Tuesday, December 1, 2015   

Kerry leans on Beijing to nudge Pyongyang on nukes
(02-14 13:09)

US Secretary of State John Kerry appealed for China's help in bringing a belligerent North Korea back to nuclear disarmament talks but faced an uncertain response as the request was accompanied by demands for Beijing to roll back a series of increasingly aggressive steps it has taken to assert itself in territorial disputes with its smaller neighbors.
Kerry opened a 24-hour visit in Beijing by meeting China’s President Xi Jinping (Pictured) at the Great Hall of the People and was later to see other senior officials as he sought to underscore the Obama administration's commitment to refocusing US foreign policy on the Asia-Pacific amid myriad other global priorities. Kerry planned to address issues ranging from climate change to Syria and Iran with his Chinese hosts, AP reports.
Yet, he faces a decidedly tough sell on both of his main agenda items: North Korea and regional tensions that have flared, particularly with Japan over conflicting maritime claims.
For one, the extent of China's influence, and willingness to use it, with North Korea is unclear following a purge in the isolated country's leadership.
And, China has angrily dismissed UScriticism over its moves in the East and South China seas that have alarmed US allies like Japan and Philippines.
In a stridently anti-Japanese editorial today, Xinhua said the US must pressure Tokyo into ceasing its “provocative moves'' or risk a regional conflict in the future.
“The United States has to know that, while Beijing has always been trying to address territorial brawls with some neighboring countries through peaceful means, it will not hesitate to take steps to secure its key national security interests according to China's sovereign rights,'' Xinhua said.
“To dial down the flaring regional tensions, what Washington is expected to do right at the moment is not to blame China but press Japan to call off its provocative moves.''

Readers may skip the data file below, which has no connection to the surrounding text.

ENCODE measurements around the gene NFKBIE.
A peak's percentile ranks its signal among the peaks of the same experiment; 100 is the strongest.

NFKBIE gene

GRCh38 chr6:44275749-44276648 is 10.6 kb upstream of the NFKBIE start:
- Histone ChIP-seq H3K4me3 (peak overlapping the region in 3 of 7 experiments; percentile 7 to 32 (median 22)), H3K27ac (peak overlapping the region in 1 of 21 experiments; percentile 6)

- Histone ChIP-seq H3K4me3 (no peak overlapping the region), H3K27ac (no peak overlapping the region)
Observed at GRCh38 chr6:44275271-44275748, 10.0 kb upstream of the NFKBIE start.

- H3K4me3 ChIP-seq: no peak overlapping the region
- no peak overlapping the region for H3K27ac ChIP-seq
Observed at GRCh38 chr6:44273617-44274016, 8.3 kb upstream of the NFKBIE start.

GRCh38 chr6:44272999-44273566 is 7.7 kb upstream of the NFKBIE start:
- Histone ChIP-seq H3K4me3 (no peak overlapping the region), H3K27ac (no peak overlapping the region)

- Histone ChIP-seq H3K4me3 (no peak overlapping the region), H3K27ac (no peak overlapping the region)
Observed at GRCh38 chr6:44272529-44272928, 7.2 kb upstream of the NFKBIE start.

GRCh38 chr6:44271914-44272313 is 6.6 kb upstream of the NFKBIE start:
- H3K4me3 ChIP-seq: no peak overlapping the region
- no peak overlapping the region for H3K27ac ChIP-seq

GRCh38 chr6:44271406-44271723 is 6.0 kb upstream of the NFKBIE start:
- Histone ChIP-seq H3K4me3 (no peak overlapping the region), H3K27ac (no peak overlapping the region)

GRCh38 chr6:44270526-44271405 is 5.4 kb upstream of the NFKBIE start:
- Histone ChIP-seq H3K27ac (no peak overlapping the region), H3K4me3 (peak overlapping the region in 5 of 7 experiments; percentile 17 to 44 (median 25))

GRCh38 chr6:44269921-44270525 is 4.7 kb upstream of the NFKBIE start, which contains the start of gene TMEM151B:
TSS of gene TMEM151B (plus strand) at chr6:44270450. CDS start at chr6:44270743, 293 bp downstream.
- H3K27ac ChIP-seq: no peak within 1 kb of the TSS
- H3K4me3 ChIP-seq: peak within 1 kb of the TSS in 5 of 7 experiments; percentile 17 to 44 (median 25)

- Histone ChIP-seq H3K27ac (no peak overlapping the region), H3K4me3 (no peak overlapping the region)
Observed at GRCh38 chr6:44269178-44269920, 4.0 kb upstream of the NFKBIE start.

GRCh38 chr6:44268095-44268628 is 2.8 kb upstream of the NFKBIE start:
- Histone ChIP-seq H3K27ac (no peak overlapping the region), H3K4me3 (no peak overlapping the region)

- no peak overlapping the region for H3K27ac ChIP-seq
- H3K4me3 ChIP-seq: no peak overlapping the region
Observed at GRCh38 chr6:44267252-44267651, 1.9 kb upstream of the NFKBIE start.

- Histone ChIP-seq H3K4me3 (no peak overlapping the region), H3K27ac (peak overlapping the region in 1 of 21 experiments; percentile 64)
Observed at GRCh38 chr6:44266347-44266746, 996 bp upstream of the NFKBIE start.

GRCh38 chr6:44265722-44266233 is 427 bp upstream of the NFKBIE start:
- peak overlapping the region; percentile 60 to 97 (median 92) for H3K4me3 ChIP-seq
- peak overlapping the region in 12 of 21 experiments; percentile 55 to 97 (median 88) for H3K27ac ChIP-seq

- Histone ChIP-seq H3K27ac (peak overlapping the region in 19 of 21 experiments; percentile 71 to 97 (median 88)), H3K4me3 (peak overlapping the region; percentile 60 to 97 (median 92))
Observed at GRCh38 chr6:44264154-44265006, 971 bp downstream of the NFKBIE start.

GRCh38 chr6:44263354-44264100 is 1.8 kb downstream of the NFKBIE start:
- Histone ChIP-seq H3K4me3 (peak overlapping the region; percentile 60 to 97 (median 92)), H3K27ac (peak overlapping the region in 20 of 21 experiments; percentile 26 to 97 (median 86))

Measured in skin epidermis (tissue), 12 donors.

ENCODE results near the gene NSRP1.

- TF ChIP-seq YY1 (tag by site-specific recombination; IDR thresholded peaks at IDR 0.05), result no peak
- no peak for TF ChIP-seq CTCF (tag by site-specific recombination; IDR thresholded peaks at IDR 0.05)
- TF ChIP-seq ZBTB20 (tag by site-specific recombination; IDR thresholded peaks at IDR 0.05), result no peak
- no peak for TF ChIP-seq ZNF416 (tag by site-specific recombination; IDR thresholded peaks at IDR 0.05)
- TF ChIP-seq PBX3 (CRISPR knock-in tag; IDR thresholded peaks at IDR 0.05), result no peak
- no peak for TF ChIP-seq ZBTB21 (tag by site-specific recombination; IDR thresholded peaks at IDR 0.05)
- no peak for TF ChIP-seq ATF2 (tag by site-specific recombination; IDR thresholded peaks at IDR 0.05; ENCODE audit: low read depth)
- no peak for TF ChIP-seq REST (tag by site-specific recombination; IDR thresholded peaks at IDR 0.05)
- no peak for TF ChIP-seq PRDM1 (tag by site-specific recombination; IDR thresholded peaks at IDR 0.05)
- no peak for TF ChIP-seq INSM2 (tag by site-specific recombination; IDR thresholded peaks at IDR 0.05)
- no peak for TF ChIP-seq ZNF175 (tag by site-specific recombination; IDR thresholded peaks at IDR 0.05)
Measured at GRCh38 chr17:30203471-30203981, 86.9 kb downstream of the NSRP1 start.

In Seoul, South Korea, on Thursday, Kerry said the Obama administration wants to put new emphasis on getting North Korea back to stalled six-nation talks aimed at getting Pyongyang to give up nuclear weapons.
“Let me be clear,'' he told reporters. “The United States will not accept North Korea as a nuclear-armed state. We will not accept talks for the sake of talks. And the DPRK must show that it will negotiate and live up to its commitments regarding denuclearization.''
Efforts toward that end, he said, would rely heavily on China, North Korea's only friend, putting pressure on Pyongyang.
“China has a unique and critical role that it can play,'' Kerry said. “No country has a greater potential to influence North Korea's behavior than China, given their extensive trading relationship with the North.''
But China's leverage with the North is being tested.
Diplomats say Beijing received no prior warning ahead of the December arrest and execution of North Korean leader Kim Jong Un's uncle, Jang Song Thaek, who had been considered Pyongyang's point man on China affairs and was a strong promoter of free trade zones being set up along their mutual border.
Jang's removal was seen as depriving Beijing of its chief conduit into the North Korean regime and in the weeks that followed the leadership found itself at a loss as to how to proceed. A delegation of Chinese diplomats led by the Foreign Ministry's deputy head of Asian affairs visited Pyongyang last week in a sign that Beijing was attempting to renew dialogue with Kim's government, although it remains to be seen whether the North was any more receptive to China's pleas to return to the nuclear talks.
Meanwhile, as Kerry tries to prod the Chinese on North Korea, he will also be delivering a stern message on the competing territorial claims and China's bitter dispute with Japan.
His audience _ including Xi, Premier Li Keqiang, Vice President Li Yuanchao, State Councilor Yang Jiechi and Foreign Minister Wang Yi _ may be even tougher on those issues.
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